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Nonprofit garden school ripe for expansion

Posted: 7:00 AM, May 05, 2016
Updated: 2016-05-05 13:10:21Z
Granny's Garden ripe for expansion
Granny's Garden ripe for expansion
Granny's Garden ripe for expansion

LOVELAND, Ohio -- A month after a funding shortage threatened to shut down operation, Granny’s Garden School is still in session.

The Loveland-based nonprofit, which needed to raise $5,000 by April 3, has raised about $20,000 since the end of March. While the money is enough to cover costs for the next couple of months, the organization’s leaders are continuing their fundraising efforts in hopes of raising another $20,000.

“We met the first level of funding, and we’re well on our way to the next level of funding,” said Angela Faulhaber, head of the Granny’s Garden board fundraising committee.

Roberta Paolo started Granny's Garden at Loveland Primary School in 2002. It has since grown to include three Loveland schools and one in Princeton City School District.

Granny’s Garden School was created in 2002, when Roberta Paolo was picking up her grandchildren from Loveland Primary School and saw a librarian assistant planting flowers. Paolo, who often included her grandchildren in backyard gardening, saw a learning opportunity.

After getting permission from the building’s principal, she created a garden on the school grounds and began teaching students about gardening.

Granny’s Garden School now has a weekly half-hour program for first- through fourth-graders at Loveland City Schools’ elementary and primary buildings and early childhood center. This school year, a satellite program was created in Princeton City School District for kindergarten through fourth-grade students at Stewart Elementary.

During their weekly lessons, students explore nature trails and tend gardens of fruits, vegetables and flowers. Garden educators teach the youngsters about topics like planting, harvesting and healthy eating habits. The program also ties into classroom curriculum, with kids practicing measuring, graphing, observing insects and animals and learning about production and consumers.

“We have this holistic approach to helping kids get the most out of their elementary education,” said garden educator Connie Bateman.

As the programming has expanded, the cost to run the organization has increased, as well. That cost is equal to about $100 per student each year. Although Loveland and Princeton City Schools support Granny’s Garden by providing space and time for the program, neither district funds the organization.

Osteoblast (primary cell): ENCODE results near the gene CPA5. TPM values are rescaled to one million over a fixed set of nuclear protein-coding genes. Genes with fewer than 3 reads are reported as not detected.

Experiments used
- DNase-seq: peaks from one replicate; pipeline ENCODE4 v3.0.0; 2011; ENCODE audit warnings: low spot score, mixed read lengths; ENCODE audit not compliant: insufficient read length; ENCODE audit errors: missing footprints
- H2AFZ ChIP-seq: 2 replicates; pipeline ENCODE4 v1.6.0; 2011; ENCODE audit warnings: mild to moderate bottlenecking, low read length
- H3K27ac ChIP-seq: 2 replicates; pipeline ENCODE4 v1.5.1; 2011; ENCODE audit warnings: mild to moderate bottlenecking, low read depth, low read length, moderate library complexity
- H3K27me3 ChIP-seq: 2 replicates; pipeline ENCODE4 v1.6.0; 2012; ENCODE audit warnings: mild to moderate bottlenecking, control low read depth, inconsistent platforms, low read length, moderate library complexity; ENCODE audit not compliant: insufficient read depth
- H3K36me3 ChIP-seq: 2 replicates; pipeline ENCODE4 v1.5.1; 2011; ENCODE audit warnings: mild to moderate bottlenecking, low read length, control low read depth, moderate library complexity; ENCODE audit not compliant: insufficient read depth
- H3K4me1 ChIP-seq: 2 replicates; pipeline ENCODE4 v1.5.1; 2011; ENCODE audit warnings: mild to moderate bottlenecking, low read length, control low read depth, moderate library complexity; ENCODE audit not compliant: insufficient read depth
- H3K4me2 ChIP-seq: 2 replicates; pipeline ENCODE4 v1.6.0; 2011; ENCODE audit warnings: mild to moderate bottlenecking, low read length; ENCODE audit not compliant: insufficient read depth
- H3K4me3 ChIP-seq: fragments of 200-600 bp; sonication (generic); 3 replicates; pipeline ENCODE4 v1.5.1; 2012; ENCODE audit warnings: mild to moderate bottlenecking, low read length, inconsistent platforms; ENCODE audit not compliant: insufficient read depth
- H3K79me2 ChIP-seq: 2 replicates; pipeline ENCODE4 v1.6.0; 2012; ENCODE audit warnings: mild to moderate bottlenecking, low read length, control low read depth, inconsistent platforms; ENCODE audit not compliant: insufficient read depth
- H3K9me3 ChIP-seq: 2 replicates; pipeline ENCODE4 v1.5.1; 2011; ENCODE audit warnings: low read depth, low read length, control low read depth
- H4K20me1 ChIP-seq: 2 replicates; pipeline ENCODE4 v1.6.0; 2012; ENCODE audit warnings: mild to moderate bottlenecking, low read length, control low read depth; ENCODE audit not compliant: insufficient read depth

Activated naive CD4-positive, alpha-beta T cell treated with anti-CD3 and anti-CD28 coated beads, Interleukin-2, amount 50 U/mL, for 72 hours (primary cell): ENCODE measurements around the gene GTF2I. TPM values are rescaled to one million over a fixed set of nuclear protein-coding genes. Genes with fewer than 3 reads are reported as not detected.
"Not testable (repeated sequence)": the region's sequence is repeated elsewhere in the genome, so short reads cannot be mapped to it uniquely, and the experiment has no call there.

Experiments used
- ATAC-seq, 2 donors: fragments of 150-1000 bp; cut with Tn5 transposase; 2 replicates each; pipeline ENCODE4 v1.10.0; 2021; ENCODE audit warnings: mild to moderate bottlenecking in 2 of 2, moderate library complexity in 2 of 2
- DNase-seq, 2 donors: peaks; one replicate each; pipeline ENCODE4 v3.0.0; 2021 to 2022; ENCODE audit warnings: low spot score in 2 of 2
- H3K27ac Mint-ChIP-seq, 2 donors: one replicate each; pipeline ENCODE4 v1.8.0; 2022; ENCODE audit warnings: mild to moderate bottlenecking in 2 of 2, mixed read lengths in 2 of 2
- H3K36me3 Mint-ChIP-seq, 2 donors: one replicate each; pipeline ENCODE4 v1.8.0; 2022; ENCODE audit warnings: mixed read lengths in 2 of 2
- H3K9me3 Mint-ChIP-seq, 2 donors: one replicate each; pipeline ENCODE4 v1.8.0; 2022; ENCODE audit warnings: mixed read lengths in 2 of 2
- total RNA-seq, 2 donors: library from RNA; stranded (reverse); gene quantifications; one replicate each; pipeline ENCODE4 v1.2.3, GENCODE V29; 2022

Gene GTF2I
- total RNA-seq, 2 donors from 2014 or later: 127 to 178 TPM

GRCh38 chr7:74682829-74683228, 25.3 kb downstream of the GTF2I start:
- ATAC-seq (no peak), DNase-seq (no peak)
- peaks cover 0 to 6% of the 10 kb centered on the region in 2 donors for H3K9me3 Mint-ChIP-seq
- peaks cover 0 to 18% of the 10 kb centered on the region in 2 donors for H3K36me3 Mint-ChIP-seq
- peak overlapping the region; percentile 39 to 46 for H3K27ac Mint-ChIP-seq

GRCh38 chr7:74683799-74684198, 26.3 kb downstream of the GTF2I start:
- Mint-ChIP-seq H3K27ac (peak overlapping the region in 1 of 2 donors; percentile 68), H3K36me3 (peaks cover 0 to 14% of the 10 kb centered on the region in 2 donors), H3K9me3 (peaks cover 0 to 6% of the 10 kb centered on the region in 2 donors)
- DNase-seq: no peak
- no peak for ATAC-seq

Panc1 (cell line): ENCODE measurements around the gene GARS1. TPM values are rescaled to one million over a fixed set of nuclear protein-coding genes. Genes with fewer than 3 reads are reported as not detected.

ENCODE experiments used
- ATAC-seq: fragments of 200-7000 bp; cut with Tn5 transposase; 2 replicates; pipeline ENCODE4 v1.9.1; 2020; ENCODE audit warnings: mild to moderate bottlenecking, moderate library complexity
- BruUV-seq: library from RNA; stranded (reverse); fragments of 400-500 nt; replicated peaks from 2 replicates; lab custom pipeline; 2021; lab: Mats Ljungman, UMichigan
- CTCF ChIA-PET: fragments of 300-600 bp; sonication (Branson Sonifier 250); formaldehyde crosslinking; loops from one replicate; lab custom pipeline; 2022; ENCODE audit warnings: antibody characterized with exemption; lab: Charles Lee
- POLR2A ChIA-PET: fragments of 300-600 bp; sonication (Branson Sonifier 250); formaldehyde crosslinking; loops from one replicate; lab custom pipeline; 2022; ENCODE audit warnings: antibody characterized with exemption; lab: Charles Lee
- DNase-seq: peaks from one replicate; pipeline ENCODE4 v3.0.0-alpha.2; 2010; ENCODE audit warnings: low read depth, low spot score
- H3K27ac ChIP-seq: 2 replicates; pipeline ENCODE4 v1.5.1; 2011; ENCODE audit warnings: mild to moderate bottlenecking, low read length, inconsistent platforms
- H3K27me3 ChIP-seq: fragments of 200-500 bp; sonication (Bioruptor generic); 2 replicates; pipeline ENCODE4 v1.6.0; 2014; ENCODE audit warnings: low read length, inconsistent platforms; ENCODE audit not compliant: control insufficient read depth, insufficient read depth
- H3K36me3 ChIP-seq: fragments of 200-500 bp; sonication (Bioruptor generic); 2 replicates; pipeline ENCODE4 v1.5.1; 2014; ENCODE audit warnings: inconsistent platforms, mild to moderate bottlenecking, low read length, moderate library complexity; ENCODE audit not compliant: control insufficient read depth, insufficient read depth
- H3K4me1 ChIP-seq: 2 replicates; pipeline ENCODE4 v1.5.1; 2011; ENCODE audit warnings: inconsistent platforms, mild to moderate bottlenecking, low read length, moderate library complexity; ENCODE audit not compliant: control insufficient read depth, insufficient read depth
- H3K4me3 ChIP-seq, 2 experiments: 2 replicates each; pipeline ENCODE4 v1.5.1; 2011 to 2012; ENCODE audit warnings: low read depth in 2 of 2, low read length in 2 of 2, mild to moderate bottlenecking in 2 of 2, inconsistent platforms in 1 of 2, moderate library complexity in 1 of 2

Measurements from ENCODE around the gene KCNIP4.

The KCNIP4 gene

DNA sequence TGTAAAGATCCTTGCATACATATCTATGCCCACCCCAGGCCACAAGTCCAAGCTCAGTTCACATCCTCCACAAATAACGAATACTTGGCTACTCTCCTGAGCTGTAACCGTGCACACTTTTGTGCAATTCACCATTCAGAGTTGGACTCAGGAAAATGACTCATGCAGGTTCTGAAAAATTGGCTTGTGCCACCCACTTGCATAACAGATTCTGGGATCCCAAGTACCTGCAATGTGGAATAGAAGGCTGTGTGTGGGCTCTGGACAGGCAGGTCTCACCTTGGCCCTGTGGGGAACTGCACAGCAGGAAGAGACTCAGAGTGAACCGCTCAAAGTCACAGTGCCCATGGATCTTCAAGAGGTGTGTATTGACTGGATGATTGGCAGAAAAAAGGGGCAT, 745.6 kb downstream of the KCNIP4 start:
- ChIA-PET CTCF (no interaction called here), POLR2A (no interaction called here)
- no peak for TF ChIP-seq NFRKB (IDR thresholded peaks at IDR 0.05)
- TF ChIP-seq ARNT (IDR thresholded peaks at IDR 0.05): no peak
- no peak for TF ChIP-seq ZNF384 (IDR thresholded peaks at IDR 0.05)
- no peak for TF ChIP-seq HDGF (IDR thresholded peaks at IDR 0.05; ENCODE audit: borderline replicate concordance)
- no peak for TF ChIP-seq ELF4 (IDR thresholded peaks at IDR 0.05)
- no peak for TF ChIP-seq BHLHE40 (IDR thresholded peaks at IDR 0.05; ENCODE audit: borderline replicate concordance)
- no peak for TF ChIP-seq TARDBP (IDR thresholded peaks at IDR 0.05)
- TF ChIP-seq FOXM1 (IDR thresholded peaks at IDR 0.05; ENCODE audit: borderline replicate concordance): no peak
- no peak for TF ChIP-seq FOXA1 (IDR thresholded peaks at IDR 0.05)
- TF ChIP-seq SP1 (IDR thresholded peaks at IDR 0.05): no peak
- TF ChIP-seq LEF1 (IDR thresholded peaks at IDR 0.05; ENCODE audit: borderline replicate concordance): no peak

In-kind donations — like printing services provided by Office Max at no cost — help offset some of costs, but it still takes an annual budget of about $160,000 for Granny’s Garden to serve approximately 2,000 kids.

“Our primary concern is paying our staff,” Paolo said.

The organization, which operates largely through the help of volunteers, has a part-time seasonal staff of about 12 people, she said.

The biggest challenge came when a foundation providing substantial support changed the conditions for dispensing funds to the organization. Funding from the foundation, which provides substantial support for Granny’s, is now offered as a matching donation of up to $40,000. The funds being matched must come from new donors.

“We are working … to find the right kind of people to work with us to develop a better funding plan that will make it more sustainable,” Paolo said.

While working on a long-term solution, she’s hoping to raise enough money to hold Granny’s Garden over a little longer.

With $20,000 already raised, the organization’s leaders hope to raise another $20,000 to maximize the foundation’s matching donation. Between contributions from the foundation and new donors, that would bring in $80,000 – about half of Granny’s annual budget.

Granny's Garden has several fundraisers coming up, including Granny's Pick-a-Bouquet Club, through which members can pick their own flowers, plant sales, and summer garden sponsorships.

The organization’s 13th annual plant sale, coming up May 7-8, is one of multiple opportunities to offer support and get something in return. Local growers will be selling vegetables, herbs and flowers at Loveland Primary School from 7 a.m. to 5 p.m. Saturday and 7 a.m. to 3 p.m. Sunday. Plant experts also will be available to answer questions.

Other fundraisers include Granny’s Pick-a-Bouquet Club, through which members can pick their own flowers, and summer garden sponsorships.

“There’s just all these really cool ways that kids can start to learn what it means to be part of a community,” Faulhaber said.

To learn about more ways to support Granny’s Garden, or to make a donation, visit http://grannysgardenschool.org/.